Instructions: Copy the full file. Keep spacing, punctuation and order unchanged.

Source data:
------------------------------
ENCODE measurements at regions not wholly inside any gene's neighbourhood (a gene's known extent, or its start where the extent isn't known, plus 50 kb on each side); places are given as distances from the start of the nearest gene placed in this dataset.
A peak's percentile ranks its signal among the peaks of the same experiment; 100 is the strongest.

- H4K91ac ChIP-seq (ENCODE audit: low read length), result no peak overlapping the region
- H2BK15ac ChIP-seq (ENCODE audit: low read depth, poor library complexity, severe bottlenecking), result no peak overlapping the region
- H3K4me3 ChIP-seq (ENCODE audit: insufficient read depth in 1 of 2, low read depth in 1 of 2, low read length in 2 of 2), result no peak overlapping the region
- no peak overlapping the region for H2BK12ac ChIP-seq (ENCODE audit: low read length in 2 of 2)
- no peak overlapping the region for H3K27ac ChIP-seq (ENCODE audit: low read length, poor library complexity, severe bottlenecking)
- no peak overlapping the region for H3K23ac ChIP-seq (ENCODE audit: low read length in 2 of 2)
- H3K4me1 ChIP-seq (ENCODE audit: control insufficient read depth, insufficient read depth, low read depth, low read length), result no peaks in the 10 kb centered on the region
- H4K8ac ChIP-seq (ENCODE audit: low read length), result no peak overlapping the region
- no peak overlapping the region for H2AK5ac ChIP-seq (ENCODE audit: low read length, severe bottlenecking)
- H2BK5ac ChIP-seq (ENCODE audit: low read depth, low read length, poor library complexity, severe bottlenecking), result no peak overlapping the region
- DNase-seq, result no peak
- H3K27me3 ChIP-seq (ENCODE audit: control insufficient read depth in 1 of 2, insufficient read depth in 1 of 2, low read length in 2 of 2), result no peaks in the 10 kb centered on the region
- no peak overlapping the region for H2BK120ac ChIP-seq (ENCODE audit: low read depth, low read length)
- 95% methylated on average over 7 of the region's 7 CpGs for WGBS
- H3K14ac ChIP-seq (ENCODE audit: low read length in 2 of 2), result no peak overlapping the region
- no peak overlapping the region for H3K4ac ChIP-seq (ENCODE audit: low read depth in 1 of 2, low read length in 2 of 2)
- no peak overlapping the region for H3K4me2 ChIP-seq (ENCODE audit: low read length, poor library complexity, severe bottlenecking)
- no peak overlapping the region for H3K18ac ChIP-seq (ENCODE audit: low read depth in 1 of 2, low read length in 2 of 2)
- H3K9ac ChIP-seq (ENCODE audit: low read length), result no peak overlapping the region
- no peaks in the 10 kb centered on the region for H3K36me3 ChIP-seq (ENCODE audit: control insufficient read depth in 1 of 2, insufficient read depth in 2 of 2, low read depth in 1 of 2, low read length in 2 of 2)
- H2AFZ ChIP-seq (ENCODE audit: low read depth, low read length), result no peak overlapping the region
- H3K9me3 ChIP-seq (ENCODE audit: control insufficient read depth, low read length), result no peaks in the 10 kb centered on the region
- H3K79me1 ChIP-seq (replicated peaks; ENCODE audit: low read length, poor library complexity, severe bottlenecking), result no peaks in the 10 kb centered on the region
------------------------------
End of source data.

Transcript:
ENCODE measurements at regions not wholly inside any gene's neighbourhood (a gene's known extent, or its start where the extent isn't known, plus 50 kb on each side); places are given as distances from the start of the nearest gene placed in this dataset.
A peak's percentile ranks its signal among the peaks of the same experiment; 100 is the strongest.

- H4K91ac ChIP-seq (ENCODE audit: low read length), result no peak overlapping the region
- H2BK15ac ChIP-seq (ENCODE audit: low read depth, poor library complexity, severe bottlenecking), result no peak overlapping the region
- H3K4me3 ChIP-seq (ENCODE audit: insufficient read depth in 1 of 2, low read depth in 1 of 2, low read length in 2 of 2), result no peak overlapping the region
- no peak overlapping the region for H2BK12ac ChIP-seq (ENCODE audit: low read length in 2 of 2)
- no peak overlapping the region for H3K27ac ChIP-seq (ENCODE audit: low read length, poor library complexity, severe bottlenecking)
- no peak overlapping the region for H3K23ac ChIP-seq (ENCODE audit: low read length in 2 of 2)
- H3K4me1 ChIP-seq (ENCODE audit: control insufficient read depth, insufficient read depth, low read depth, low read length), result no peaks in the 10 kb centered on the region
- H4K8ac ChIP-seq (ENCODE audit: low read length), result no peak overlapping the region
- no peak overlapping the region for H2AK5ac ChIP-seq (ENCODE audit: low read length, severe bottlenecking)
- H2BK5ac ChIP-seq (ENCODE audit: low read depth, low read length, poor library complexity, severe bottlenecking), result no peak overlapping the region
- DNase-seq, result no peak
- H3K27me3 ChIP-seq (ENCODE audit: control insufficient read depth in 1 of 2, insufficient read depth in 1 of 2, low read length in 2 of 2), result no peaks in the 10 kb centered on the region
- no peak overlapping the region for H2BK120ac ChIP-seq (ENCODE audit: low read depth, low read length)
- 95% methylated on average over 7 of the region's 7 CpGs for WGBS
- H3K14ac ChIP-seq (ENCODE audit: low read length in 2 of 2), result no peak overlapping the region
- no peak overlapping the region for H3K4ac ChIP-seq (ENCODE audit: low read depth in 1 of 2, low read length in 2 of 2)
- no peak overlapping the region for H3K4me2 ChIP-seq (ENCODE audit: low read length, poor library complexity, severe bottlenecking)
- no peak overlapping the region for H3K18ac ChIP-seq (ENCODE audit: low read depth in 1 of 2, low read length in 2 of 2)
- H3K9ac ChIP-seq (ENCODE audit: low read length), result no peak overlapping the region
- no peaks in the 10 kb centered on the region for H3K36me3 ChIP-seq (ENCODE audit: control insufficient read depth in 1 of 2, insufficient read depth in 2 of 2, low read depth in 1 of 2, low read length in 2 of 2)
- H2AFZ ChIP-seq (ENCODE audit: low read depth, low read length), result no peak overlapping the region
- H3K9me3 ChIP-seq (ENCODE audit: control insufficient read depth, low read length), result no peaks in the 10 kb centered on the region
- H3K79me1 ChIP-seq (replicated peaks; ENCODE audit: low read length, poor library complexity, severe bottlenecking), result no peaks in the 10 kb centered on the region